January 11, 2001, 8:57 AM — The Gripe Line
WHAT DOES IP stand for? Unfortunately, the growing legions of lawyers sending out cease and desist letters about material posted on the Internet indicates it now seems to stand for Intellectual Property.
There have been a number of recent examples of IP's new meaning on the Internet, but one of the most interesting cases involved Digital Convergence and Linux developers. As you're probably aware, Digital Convergence has given away several million free bar code scanners called CueCats. The idea is that users can scan a bar code in an advertisement and be taken automatically to a Web page. In the process demographic information about the scan is sent to Digital Convergence. (Privacy advocates have expressed concerns about how Digital Convergence might use the information it gathers, but that's not our issue here.)
Because the CueCats came only with Windows software, Linux users were soon writing their own drivers so they also could use the device. Decoding the algorithm used by the CueCat to scan bar codes turned out to be fairly simple, so soon there were a number of CueCat drivers posted on the Web. Not surprisingly, most users bypassed the step of sending the scan information through Digital Convergence's transaction engine.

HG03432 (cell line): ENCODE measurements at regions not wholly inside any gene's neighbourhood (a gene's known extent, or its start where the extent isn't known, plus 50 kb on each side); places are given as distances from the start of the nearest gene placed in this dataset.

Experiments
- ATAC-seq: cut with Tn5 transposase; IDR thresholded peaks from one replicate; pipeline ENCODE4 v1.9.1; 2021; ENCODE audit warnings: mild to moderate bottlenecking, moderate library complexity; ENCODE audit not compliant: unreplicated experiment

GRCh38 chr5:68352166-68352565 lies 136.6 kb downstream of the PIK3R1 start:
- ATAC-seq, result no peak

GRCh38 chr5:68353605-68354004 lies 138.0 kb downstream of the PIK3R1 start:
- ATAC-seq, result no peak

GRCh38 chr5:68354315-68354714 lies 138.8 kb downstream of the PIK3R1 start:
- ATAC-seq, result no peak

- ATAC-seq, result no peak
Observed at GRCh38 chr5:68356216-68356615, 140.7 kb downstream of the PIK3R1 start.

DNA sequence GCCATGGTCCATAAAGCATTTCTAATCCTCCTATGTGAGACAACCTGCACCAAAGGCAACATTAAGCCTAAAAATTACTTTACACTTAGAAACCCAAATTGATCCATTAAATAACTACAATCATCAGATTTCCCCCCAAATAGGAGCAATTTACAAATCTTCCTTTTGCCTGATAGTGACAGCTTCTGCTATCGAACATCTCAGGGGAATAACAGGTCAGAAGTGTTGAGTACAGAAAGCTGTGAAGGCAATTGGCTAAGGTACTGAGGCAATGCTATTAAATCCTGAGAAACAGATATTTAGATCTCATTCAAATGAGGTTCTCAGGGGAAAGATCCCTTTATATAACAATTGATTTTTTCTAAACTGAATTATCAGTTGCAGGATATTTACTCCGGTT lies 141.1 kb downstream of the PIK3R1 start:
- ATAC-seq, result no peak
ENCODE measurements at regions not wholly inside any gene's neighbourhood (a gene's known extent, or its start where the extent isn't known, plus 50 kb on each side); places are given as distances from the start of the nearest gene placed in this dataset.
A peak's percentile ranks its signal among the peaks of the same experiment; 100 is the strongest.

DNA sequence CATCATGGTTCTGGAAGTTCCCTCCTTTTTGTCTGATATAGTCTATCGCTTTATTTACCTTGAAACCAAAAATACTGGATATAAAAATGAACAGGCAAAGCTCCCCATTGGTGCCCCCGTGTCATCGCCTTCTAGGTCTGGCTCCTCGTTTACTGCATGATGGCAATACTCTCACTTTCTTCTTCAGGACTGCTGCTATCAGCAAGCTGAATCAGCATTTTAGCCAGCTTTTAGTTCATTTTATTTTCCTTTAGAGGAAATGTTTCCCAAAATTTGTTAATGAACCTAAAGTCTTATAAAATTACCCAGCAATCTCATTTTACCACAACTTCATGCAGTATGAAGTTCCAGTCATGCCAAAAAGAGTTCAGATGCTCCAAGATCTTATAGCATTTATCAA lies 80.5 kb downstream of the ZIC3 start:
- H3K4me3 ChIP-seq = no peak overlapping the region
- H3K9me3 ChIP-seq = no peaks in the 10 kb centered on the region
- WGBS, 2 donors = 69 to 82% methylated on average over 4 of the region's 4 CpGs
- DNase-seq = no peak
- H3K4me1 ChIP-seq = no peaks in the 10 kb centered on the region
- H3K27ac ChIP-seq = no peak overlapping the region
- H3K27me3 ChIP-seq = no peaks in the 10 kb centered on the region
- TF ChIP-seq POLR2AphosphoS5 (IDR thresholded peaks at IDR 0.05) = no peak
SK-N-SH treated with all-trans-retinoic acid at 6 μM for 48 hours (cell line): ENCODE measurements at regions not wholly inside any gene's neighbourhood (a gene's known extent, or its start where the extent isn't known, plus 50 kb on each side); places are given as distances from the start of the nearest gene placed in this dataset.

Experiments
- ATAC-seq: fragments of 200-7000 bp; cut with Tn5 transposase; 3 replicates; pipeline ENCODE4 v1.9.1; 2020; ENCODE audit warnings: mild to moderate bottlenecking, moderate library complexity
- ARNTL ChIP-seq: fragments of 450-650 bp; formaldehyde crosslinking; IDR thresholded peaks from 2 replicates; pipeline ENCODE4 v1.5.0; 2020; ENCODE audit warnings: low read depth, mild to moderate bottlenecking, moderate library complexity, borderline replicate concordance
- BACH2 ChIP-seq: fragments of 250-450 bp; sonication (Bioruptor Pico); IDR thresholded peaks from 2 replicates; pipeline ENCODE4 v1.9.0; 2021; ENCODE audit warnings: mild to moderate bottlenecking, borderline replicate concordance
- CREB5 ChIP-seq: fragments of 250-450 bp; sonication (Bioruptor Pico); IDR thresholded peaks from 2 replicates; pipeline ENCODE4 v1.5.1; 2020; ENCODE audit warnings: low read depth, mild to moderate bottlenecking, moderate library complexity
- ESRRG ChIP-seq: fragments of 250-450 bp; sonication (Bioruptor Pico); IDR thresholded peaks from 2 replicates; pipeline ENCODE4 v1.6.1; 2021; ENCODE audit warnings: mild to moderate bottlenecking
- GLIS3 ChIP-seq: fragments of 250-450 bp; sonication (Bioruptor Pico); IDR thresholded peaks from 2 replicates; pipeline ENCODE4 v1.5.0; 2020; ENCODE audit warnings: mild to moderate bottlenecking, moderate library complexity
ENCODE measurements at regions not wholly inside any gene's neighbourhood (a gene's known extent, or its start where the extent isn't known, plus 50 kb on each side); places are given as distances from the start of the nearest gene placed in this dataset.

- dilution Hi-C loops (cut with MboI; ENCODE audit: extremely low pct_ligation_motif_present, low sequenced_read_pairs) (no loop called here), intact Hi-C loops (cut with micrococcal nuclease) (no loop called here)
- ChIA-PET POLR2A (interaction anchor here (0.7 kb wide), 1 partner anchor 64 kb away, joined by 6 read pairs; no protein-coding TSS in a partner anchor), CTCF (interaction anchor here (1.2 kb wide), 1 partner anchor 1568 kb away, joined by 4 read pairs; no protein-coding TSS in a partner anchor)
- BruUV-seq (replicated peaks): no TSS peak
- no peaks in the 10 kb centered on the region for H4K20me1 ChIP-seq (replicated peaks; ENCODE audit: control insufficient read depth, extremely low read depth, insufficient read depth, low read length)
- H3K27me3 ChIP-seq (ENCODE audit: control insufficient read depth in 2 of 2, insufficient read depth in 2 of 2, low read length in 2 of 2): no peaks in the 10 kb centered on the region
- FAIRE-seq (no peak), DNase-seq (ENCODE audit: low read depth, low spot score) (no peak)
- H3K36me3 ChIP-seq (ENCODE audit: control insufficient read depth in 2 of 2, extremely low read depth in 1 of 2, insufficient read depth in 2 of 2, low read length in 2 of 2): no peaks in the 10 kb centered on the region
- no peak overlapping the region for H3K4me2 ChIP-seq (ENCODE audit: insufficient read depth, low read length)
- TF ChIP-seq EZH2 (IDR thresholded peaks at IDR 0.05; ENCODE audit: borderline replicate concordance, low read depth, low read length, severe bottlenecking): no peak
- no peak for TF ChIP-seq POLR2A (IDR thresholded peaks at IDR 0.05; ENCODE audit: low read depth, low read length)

As a result, most users quickly received a letter from Digital Convergence's law firm. The letters were virtually identical and menacingly vague. Recipients were informed that services or information posted at a particular URL were deemed in violation of Digital Convergence's intellectual property rights and they'd be held liable for any harm the company suffered as a result, including "any infringement which [the recipient] induces others to perform."
Needless to say, the sentiments expressed by the lawyer's letter rubbed the open-sourcers the wrong way. "Someone hands me a free piece of hardware but doesn't provide software I can use with it -- what am I supposed to do?" asks one outraged recipient of the letter. "If they can do this, they can ban reverse engineering of any type."
Attempts to get more information from Digital Convergence's law firm proved futile, although in a few cases it did produce a second letter that was just as threatening and just as vague as the first. Ultimately, a number of the Linux developers decided that discretion was the better part of valor and chose to remove the drivers from their Web sites. Their concern wasn't that Digital Convergence could make its intellectual property claims stick in court, but that the company could use the provisions of the Digital Millennium Copyright Act to shut down the developer's Web site. (The DMCA has an appeals process, but in the meantime an ISP has little choice but to suspend a site accused of infringing a copyright holder's rights.)